Friday Roundtable: Lessons after police shootings from across the country

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Funeral Held For Police Shooting Victim
Eddie Bryan waits to enter the April 11 funeral of Walter Scott, who was fatally shot by a North Charleston, S.C., police officer days earlier.
Joe Raedle | Getty Images

Jamar Clark's fatal shooting by Minneapolis police led to nearly three weeks of passionate protests and cries for justice. Now that the police have removed demonstrators' campsites outside the police department's 4th Precinct building, what's next?

Protesters demonstrate in Baltimore
Protesters demonstrate as a curfew, imposed in the aftermath of riots after Freddie Gray's death, went into effect May 1 in Baltimore.
David Goldman | AP

Baltimore, 2015: A rough van ride brings fatal injury, then riots

Freddie Gray, a 25-year-old black man, made eye contact with a police officer the morning of April 12 and ran. He soon surrendered and was handcuffed. Gray requested an inhaler because he said he couldn't breathe, but police didn't give him one.

The officers drove Gray to the police station in handcuffs and wearing leg restraints, but no seatbelt, the state attorney said. By the end of the ride, Gray wasn't breathing. He died a week later.

Gray's arrest and death set off days of protests and riots in Baltimore, shutting down schools and spurring a citywide curfew. Gray's death was ruled a homicide. Six police officers are facing charges, the most serious of which is second-degree depraved-heart murder. Trials began last month.

Roundtable guest: Dan Rodricks, a Baltimore Sun columnist and the host of "Roughly Speaking," a blog and podcast

Activists Hold Rally Protesting Police Shooting
Demonstrators rally to protest the death of Walter Scott, who was killed by police in a shooting, outside City Hall on April 8 in North Charleston, S.C.
Richard Ellis | Getty Images

North Charleston, S.C., 2015: A traffic stop ends with a fatal shooting from behind

Police officer Michael Slager pulled over a 50-year-old black man named Walter Scott on April 4 because his brake light wasn't working — during the day. Slager told Scott to stay in his vehicle, but Scott didn't. The police said Scott tried to grab Slager's Taser during a struggle.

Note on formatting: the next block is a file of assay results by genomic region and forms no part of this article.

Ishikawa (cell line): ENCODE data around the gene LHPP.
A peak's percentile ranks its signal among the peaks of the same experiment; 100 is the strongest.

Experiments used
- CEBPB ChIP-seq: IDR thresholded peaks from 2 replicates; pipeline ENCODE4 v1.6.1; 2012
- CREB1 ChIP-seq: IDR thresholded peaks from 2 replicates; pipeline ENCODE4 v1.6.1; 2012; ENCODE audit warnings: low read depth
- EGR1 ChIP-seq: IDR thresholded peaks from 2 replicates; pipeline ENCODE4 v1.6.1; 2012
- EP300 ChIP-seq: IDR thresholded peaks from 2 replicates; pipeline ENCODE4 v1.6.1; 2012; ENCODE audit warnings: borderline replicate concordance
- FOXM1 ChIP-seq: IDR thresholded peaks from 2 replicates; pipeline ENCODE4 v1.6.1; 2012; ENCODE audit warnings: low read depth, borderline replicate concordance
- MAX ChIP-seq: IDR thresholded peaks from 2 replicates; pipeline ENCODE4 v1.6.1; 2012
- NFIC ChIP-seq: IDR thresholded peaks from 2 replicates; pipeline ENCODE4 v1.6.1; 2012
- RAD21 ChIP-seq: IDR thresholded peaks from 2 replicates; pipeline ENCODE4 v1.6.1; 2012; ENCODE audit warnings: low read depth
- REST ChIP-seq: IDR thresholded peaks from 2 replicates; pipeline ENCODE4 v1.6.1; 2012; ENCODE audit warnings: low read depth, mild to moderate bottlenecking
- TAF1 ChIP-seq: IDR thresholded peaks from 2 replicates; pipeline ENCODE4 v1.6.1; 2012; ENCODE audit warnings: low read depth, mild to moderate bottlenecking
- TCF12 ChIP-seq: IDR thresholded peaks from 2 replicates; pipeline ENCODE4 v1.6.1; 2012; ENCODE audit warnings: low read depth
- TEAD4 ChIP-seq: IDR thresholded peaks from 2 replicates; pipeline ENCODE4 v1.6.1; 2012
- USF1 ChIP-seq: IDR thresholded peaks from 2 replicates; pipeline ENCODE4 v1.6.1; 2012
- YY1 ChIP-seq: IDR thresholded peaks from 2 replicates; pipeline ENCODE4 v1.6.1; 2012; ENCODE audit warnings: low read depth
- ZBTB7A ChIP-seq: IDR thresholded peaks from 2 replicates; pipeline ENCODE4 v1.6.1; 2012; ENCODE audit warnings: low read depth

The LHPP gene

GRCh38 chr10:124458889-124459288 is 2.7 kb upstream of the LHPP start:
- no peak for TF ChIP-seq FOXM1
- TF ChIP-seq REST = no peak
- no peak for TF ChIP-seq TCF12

A video later posted online shows Scott, apparently unarmed, running away from the officer when he is shot. In a rare move, a grand jury indicted Slager for murder. Slager's trial is ongoing, and Scott's family has received a $6.5 million settlement.

Roundtable guest: Seth Stoughton, a former police officer and current assistant law professor at the University of South Carolina, he joined the conversation from Columbia, South Carolina.

Johannes Mehserle, Oscar Grant
A demonstrator lies on ground during a protest after the November 2010 sentencing of former Bay Area Rapid Transit police officer Johannes Mehserle in Oakland, Calif.
Noah Berger | AP

Oakland, Calif., 2009: Years-old shooting garners new attention

In the early hours of New Year's Day 2009, police attempted to arrest an unarmed 22-year-old black man named Oscar Grant after a fight at a Bay Area Rapid Transit train station. The police said Grant was resisting, so a transit police officer, Johannes Mehserle, said he wanted to use his Taser to subdue him.

Mehserle grabbed his gun instead, and shot Grant, whose death was followed by violent protests and racial tension in Oakland.

Mehserle was found guilty of involuntary manslaughter in 2010. The movie "Fruitvale Station" was based on the incidents that led up to Grant's death, and his shooting has recently seen increased attention, after recent high-profile killings of unarmed black men by the police.

Roundtable guest: Dan Brekke, a news editor at KQED.

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